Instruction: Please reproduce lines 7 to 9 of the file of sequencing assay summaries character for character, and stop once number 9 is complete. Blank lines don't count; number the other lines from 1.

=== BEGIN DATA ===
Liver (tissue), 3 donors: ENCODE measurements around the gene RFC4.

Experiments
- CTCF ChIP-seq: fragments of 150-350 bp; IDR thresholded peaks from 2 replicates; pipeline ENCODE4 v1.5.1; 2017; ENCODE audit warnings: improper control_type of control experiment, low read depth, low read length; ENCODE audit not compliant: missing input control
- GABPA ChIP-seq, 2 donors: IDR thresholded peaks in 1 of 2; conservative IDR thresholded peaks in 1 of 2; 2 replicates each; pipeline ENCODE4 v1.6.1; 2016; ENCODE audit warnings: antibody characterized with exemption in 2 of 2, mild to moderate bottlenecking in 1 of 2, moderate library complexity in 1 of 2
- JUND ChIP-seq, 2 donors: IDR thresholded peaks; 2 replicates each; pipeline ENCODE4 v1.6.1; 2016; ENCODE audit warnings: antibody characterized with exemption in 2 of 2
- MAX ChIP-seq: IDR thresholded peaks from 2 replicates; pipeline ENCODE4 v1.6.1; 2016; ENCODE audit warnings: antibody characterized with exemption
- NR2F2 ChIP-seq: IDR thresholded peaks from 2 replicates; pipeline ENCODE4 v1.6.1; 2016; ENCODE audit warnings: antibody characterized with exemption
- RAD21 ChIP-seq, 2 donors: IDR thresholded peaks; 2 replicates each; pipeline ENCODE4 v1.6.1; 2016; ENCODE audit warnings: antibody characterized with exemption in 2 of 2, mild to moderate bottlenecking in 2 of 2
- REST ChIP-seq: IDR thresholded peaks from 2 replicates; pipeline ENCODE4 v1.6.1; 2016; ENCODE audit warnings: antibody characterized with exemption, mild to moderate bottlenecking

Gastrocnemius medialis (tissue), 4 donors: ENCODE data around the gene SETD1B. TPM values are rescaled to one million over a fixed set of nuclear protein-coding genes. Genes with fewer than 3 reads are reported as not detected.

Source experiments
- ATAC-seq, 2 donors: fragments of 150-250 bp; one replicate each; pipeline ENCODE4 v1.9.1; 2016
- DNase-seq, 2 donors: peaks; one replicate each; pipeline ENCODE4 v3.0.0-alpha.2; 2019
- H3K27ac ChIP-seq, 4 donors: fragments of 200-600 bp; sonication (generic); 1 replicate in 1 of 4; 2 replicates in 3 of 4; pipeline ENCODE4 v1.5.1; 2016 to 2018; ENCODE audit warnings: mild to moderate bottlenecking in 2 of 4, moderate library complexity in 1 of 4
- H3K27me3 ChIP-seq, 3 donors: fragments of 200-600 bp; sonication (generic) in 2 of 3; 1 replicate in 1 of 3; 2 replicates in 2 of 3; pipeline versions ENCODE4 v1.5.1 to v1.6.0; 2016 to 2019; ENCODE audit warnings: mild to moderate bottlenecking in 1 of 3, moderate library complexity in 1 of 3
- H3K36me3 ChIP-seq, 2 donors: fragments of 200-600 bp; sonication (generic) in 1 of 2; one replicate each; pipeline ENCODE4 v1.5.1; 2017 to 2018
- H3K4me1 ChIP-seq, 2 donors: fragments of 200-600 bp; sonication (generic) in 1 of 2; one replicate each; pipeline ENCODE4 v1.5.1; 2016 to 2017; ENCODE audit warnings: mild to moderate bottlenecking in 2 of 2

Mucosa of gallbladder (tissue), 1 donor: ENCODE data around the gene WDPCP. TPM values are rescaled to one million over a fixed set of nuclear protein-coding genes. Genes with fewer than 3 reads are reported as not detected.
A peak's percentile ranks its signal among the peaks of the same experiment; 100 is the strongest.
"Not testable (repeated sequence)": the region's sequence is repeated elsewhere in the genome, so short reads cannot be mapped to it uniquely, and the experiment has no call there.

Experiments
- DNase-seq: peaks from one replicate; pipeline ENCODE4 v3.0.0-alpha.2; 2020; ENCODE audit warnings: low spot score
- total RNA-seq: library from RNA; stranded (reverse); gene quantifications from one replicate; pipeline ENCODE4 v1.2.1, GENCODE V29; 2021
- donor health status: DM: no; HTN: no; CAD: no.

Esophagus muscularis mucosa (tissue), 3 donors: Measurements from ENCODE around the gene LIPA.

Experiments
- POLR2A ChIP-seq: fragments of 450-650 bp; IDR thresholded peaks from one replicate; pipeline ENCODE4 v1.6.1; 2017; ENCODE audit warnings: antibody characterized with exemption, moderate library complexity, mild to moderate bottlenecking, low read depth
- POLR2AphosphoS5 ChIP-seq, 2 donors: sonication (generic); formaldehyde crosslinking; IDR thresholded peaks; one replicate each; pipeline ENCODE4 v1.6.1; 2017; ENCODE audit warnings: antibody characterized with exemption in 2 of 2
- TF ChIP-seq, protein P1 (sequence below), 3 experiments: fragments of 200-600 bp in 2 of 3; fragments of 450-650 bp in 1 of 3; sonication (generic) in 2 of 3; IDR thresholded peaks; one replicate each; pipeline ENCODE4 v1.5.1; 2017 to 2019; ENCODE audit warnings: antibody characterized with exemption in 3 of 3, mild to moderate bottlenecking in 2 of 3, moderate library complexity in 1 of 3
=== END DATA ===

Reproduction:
- NR2F2 ChIP-seq: IDR thresholded peaks from 2 replicates; pipeline ENCODE4 v1.6.1; 2016; ENCODE audit warnings: antibody characterized with exemption
- RAD21 ChIP-seq, 2 donors: IDR thresholded peaks; 2 replicates each; pipeline ENCODE4 v1.6.1; 2016; ENCODE audit warnings: antibody characterized with exemption in 2 of 2, mild to moderate bottlenecking in 2 of 2
- REST ChIP-seq: IDR thresholded peaks from 2 replicates; pipeline ENCODE4 v1.6.1; 2016; ENCODE audit warnings: antibody characterized with exemption, mild to moderate bottlenecking